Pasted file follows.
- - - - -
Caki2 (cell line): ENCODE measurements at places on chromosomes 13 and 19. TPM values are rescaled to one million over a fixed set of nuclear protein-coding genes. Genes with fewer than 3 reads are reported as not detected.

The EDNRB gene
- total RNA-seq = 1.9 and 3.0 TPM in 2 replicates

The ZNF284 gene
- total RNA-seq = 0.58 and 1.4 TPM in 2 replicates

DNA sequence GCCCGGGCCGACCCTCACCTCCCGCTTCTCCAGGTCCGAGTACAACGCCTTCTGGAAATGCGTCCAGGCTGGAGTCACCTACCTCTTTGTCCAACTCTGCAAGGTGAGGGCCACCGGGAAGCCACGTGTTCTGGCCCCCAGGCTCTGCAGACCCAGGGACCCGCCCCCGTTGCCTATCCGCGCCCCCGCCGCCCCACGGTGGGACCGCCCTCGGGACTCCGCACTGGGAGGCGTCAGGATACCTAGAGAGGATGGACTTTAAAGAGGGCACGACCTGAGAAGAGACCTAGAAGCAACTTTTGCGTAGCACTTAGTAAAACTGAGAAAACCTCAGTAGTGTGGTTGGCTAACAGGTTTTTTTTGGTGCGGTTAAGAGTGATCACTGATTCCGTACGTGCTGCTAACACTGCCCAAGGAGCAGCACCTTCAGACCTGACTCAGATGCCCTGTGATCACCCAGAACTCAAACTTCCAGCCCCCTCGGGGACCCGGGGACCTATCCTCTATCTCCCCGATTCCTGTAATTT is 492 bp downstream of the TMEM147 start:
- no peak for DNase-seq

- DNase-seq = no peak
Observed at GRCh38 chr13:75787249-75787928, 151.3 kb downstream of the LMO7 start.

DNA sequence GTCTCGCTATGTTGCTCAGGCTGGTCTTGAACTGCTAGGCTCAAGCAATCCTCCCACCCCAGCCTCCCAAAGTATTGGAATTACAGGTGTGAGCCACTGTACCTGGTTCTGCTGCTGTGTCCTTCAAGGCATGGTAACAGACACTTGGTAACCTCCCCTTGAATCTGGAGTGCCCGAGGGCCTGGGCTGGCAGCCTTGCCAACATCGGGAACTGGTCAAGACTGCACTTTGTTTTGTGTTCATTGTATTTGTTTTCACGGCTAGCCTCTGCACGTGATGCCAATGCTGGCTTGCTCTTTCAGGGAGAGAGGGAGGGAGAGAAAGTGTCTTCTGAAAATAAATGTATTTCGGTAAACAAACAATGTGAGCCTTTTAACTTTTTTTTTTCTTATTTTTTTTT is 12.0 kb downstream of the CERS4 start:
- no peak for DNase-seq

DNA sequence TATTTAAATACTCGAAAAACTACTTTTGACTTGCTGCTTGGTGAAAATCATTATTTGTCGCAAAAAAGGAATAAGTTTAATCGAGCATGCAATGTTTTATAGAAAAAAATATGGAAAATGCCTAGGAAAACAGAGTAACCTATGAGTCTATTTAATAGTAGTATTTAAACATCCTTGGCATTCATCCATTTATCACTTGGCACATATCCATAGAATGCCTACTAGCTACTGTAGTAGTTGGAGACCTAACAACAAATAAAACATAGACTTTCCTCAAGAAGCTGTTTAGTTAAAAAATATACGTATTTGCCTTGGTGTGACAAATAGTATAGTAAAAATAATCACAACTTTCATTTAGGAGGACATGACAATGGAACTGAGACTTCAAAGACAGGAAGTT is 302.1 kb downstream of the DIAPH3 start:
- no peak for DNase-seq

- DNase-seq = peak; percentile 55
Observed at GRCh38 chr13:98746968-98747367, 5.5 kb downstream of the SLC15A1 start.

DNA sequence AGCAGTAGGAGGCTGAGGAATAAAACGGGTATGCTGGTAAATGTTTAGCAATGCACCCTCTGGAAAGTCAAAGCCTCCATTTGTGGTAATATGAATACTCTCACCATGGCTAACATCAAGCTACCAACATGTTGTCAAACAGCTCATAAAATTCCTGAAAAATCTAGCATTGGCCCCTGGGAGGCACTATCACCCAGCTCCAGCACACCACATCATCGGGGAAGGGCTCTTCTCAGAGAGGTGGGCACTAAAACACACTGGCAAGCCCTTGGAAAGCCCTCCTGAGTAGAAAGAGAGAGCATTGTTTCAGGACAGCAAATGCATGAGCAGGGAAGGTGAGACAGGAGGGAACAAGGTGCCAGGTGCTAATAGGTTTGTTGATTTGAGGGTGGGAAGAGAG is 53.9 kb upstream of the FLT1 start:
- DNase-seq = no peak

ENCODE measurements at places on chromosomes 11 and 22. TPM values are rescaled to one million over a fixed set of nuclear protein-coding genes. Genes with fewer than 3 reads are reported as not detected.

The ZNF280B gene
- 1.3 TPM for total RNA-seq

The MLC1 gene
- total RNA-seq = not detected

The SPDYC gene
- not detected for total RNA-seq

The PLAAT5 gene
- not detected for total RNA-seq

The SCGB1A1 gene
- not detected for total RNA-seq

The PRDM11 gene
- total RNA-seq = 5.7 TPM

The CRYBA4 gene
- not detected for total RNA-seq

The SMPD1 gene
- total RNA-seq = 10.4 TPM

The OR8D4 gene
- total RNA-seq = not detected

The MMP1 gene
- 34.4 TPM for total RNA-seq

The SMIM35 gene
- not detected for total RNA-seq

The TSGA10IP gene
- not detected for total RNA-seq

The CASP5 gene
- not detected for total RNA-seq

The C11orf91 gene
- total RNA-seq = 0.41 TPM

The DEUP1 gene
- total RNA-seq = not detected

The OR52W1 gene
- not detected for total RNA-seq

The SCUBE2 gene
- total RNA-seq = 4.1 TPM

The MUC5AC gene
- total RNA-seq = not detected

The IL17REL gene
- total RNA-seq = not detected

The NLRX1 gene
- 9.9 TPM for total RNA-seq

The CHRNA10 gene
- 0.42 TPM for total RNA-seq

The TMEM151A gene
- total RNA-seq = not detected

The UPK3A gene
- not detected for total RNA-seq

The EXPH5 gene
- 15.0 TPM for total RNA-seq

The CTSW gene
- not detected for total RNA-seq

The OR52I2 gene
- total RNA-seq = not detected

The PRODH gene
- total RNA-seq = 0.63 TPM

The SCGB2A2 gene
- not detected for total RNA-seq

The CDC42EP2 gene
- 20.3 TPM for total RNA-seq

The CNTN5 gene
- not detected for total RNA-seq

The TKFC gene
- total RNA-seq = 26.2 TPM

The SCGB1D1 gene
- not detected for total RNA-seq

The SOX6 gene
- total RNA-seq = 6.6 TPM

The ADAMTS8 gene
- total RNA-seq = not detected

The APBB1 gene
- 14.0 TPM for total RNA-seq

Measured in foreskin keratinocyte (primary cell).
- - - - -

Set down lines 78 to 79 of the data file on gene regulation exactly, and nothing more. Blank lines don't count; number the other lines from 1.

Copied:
- not detected for total RNA-seq

The TKFC gene